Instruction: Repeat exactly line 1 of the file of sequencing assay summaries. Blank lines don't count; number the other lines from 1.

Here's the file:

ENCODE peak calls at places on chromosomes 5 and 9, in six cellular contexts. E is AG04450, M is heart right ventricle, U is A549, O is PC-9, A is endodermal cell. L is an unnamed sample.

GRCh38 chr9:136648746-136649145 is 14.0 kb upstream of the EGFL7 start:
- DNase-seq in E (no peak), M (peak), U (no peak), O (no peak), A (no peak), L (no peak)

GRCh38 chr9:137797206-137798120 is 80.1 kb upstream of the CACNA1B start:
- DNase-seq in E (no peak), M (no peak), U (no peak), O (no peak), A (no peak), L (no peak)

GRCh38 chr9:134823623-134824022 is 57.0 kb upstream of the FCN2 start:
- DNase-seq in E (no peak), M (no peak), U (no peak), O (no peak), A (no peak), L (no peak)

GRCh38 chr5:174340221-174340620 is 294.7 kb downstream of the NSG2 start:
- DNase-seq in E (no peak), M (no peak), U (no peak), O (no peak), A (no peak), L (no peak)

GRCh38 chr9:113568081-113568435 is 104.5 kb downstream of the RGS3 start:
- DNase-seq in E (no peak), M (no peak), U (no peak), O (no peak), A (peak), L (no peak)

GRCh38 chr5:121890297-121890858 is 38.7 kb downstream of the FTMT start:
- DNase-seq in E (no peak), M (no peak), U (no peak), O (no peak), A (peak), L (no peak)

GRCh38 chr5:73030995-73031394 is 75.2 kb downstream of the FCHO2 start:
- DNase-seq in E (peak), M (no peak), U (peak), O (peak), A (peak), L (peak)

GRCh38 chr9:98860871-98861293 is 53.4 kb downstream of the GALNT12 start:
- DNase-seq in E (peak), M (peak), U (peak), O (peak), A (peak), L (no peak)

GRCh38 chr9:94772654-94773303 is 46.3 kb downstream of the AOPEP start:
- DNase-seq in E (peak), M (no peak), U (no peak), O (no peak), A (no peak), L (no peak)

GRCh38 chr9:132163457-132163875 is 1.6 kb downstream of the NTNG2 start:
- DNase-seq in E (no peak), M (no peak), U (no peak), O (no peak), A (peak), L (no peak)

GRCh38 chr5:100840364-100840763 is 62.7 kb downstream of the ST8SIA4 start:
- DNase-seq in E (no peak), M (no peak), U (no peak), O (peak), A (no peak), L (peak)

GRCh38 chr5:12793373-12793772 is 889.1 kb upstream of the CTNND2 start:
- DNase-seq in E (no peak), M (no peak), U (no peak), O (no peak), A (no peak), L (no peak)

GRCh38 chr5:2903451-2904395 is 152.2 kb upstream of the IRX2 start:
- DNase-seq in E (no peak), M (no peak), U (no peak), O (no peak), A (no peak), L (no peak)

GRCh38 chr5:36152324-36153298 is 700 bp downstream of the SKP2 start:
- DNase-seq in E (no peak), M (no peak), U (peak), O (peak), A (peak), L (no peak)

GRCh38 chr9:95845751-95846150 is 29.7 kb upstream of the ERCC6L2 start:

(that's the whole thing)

ENCODE peak calls at places on chromosomes 5 and 9, in six cellular contexts. E is AG04450, M is heart right ventricle, U is A549, O is PC-9, A is endodermal cell. L is an unnamed sample.